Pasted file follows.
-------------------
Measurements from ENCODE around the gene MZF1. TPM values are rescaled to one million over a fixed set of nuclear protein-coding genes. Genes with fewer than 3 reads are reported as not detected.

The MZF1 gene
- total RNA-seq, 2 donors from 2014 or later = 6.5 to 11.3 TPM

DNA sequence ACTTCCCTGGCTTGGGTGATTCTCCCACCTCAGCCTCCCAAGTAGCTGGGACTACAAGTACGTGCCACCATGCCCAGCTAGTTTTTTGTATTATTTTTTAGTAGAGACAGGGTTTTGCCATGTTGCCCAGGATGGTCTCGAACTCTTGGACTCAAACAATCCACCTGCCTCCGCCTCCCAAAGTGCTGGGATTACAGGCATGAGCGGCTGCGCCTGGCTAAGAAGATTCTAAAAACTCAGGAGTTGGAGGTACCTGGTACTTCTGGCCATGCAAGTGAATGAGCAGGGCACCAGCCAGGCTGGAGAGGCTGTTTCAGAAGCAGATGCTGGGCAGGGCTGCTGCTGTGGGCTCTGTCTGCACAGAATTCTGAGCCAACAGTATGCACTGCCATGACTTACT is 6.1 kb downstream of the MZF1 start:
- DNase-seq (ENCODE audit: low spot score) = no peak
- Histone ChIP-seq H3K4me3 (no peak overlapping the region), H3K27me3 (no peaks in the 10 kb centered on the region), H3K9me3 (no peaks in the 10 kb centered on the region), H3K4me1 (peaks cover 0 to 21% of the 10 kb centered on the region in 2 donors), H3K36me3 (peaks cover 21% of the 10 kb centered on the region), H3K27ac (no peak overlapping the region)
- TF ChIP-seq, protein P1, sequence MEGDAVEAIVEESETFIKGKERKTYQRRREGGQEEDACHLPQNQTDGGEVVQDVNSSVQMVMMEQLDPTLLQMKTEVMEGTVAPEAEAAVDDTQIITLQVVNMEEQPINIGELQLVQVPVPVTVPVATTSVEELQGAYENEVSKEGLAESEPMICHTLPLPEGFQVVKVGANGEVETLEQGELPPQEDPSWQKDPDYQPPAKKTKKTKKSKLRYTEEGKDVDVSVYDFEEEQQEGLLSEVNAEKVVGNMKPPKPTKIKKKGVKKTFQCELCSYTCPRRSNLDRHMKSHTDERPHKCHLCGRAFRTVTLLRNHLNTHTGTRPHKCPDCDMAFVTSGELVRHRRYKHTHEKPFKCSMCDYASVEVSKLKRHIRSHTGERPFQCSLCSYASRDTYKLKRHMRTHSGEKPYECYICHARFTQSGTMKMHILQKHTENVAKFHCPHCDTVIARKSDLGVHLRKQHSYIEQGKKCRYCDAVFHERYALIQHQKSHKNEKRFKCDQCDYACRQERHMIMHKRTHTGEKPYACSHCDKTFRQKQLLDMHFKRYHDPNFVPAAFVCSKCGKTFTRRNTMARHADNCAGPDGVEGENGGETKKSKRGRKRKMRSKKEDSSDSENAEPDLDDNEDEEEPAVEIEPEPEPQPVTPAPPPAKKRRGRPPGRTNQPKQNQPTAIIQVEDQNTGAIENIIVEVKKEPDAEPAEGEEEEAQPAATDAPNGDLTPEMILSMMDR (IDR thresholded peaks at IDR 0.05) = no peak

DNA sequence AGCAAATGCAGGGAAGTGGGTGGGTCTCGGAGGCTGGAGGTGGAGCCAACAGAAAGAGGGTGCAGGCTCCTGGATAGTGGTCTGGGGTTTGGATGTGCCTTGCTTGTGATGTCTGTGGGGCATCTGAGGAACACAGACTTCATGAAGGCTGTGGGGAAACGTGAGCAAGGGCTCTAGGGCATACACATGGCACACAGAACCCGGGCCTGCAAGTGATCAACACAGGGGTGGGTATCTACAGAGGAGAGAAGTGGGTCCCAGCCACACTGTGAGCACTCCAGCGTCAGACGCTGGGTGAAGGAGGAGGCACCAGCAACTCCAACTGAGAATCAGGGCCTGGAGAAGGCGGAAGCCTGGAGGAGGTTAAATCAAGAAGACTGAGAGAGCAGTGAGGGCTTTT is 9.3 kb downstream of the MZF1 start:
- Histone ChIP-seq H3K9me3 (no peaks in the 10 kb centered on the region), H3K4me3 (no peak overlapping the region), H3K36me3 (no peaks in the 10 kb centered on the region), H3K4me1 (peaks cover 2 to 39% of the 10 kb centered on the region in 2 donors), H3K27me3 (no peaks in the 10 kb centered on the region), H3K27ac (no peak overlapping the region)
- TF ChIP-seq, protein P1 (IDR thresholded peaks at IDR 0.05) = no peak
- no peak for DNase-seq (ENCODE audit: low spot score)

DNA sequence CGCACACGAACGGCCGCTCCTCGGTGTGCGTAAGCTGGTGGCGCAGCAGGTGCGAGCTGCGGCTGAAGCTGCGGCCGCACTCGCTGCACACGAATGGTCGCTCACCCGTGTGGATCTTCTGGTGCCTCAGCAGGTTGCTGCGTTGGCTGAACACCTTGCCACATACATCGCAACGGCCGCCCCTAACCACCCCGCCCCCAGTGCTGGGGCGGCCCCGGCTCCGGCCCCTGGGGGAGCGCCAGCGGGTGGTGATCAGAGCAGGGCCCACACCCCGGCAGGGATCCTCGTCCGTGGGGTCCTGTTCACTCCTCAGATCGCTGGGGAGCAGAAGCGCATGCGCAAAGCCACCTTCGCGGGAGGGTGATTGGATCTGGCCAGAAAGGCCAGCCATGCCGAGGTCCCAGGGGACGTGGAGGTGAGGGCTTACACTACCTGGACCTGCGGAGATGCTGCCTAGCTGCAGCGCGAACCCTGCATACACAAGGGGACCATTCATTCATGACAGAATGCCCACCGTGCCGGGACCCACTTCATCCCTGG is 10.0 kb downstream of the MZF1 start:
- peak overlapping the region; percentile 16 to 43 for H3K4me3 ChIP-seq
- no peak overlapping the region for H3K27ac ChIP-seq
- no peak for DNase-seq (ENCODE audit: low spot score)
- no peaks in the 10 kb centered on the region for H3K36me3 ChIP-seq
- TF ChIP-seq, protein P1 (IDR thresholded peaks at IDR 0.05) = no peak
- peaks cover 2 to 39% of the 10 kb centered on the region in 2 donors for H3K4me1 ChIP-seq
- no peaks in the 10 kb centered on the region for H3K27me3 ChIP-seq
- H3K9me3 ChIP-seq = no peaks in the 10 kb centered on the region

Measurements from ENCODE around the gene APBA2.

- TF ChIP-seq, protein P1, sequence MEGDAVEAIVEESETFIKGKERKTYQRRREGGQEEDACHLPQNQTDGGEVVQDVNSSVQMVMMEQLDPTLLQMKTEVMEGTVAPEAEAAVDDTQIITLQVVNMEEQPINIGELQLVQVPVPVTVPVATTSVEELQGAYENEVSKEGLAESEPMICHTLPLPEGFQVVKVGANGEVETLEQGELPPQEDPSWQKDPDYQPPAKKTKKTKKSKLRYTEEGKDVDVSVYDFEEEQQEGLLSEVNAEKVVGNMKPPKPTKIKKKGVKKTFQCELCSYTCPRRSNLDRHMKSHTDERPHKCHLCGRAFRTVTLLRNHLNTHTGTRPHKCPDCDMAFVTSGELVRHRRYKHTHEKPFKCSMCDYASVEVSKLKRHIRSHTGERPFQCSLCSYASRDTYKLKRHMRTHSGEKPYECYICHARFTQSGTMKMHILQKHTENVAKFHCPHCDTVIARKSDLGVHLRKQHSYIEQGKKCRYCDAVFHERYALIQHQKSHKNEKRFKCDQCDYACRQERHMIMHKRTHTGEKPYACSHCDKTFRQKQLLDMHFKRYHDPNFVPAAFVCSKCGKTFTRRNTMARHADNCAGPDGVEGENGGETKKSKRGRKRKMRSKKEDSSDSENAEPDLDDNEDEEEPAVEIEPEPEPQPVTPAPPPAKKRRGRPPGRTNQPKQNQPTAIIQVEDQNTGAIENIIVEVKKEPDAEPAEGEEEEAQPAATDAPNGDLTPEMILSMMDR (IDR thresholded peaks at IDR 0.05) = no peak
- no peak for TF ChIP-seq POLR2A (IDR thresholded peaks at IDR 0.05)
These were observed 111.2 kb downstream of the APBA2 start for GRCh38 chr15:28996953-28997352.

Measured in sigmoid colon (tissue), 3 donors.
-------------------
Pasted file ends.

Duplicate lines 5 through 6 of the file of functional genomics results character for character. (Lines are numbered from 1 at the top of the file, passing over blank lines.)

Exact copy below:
- DNase-seq (ENCODE audit: low spot score) = no peak
- Histone ChIP-seq H3K4me3 (no peak overlapping the region), H3K27me3 (no peaks in the 10 kb centered on the region), H3K9me3 (no peaks in the 10 kb centered on the region), H3K4me1 (peaks cover 0 to 21% of the 10 kb centered on the region in 2 donors), H3K36me3 (peaks cover 21% of the 10 kb centered on the region), H3K27ac (no peak overlapping the region)